2. Babylonian Conquest of Jerusalem
Excavation work carried out by the Israel Antiquities Authority at the Jerusalem Walls National Park found numerous pieces of evidence in July pointing to the conquest of Jerusalem by King Nebuchadnezzar of the Babylonian Empire in the sixth century B.C., as described in the Old Testament.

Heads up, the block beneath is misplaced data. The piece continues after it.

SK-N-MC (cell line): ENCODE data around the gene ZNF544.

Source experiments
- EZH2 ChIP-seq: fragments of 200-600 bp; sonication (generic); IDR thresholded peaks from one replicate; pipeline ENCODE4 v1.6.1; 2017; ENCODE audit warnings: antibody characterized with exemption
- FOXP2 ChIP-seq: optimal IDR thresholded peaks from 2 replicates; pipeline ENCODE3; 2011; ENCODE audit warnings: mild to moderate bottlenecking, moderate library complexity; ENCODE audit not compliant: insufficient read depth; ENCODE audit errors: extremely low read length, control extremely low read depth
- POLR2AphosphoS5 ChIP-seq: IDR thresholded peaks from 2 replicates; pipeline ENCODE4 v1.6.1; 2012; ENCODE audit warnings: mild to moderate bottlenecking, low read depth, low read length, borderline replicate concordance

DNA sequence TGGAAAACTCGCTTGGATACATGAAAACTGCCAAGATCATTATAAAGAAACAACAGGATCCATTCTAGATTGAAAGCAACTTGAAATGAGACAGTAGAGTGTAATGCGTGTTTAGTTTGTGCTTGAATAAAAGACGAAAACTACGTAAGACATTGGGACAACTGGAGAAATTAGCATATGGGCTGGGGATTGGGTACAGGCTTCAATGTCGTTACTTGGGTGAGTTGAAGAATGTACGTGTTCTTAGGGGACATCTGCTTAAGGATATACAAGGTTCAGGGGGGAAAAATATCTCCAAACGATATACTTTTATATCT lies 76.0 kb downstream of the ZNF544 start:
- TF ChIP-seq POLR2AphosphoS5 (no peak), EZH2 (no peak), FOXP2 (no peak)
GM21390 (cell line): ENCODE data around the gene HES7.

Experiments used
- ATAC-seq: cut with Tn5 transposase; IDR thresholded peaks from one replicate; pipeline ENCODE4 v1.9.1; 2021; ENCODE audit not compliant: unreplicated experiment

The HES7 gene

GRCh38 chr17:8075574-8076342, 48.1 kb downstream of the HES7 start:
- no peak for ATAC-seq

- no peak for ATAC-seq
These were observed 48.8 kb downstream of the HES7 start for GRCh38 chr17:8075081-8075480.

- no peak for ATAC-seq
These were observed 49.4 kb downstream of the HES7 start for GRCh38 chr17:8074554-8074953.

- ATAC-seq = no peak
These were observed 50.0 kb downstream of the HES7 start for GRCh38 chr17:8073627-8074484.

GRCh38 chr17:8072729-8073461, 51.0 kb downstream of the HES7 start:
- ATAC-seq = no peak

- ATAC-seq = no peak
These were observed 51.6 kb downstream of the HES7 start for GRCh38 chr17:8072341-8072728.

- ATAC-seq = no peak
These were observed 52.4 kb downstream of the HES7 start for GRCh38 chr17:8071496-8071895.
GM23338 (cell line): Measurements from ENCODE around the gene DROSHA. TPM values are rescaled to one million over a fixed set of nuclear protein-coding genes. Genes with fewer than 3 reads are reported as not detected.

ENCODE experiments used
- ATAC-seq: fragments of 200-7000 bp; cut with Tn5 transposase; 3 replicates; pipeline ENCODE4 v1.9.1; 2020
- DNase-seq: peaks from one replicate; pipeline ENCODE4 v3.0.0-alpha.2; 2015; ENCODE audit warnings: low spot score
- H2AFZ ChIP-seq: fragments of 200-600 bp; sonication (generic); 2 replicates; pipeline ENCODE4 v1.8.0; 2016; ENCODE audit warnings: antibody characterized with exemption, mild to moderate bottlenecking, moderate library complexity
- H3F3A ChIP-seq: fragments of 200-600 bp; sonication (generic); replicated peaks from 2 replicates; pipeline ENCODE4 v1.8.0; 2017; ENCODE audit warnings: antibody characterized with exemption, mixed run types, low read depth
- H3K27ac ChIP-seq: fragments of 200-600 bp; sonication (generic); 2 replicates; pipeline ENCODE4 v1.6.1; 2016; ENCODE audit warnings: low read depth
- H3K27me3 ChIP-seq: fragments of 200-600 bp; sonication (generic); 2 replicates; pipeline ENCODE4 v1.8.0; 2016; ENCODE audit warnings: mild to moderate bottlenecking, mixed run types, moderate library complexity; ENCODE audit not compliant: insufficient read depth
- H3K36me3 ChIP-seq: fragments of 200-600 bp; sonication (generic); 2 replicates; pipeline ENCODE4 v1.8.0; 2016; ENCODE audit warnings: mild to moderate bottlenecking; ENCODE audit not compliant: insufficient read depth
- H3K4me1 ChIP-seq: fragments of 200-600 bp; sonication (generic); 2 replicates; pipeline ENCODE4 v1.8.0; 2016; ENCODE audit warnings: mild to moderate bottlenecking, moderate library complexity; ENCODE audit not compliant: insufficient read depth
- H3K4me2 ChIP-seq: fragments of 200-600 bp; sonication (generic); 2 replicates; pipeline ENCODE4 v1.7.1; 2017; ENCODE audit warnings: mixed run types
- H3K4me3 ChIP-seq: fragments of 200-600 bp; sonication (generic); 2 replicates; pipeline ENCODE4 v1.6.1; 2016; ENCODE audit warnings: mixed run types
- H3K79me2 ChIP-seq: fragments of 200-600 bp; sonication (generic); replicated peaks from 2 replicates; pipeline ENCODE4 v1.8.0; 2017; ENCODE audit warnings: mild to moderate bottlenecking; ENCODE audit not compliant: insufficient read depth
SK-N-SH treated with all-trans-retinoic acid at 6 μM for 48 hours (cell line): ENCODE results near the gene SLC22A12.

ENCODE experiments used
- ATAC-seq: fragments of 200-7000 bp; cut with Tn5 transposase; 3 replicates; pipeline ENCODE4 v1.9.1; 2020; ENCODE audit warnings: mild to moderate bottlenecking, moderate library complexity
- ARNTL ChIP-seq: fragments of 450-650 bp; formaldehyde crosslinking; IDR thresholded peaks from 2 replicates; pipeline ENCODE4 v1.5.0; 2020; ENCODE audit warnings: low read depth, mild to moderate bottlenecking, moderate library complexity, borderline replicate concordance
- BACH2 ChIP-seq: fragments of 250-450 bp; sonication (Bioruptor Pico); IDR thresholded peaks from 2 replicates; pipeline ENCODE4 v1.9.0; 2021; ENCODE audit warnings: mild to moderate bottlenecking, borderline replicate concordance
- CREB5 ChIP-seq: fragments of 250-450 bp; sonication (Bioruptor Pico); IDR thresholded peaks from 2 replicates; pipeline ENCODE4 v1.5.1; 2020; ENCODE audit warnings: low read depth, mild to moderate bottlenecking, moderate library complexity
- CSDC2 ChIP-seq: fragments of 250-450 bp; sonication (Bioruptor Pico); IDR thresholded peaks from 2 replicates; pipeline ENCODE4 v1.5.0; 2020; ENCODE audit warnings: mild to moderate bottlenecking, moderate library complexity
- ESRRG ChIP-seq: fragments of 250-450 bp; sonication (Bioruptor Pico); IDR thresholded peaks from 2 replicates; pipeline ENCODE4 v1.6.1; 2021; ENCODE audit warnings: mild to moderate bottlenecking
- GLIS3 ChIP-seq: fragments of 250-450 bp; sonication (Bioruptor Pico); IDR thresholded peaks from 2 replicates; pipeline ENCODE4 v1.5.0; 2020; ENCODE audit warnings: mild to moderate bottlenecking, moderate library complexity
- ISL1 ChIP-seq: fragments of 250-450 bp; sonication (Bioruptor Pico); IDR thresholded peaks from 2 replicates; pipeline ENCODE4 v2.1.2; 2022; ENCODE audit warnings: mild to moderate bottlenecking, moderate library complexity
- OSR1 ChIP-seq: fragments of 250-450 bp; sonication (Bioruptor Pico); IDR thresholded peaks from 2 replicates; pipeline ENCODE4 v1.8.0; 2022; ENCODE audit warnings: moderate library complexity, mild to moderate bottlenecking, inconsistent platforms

The IAA said that it found various unique and rare artifacts, including charred wood, grape seeds, pottery, fish scales and bones.
"These findings depict the affluence and character of Jerusalem, capital of the Judean Kingdom, and are mesmerizing proof of the city's demise at the hands of the Babylonians," an IAA video stated.
The historical event is significant for both Jews and Christians, with accounts sharing that the exile ended in 538 B.C., when Cyrus the Great gave the Jews permission to return to Palestine.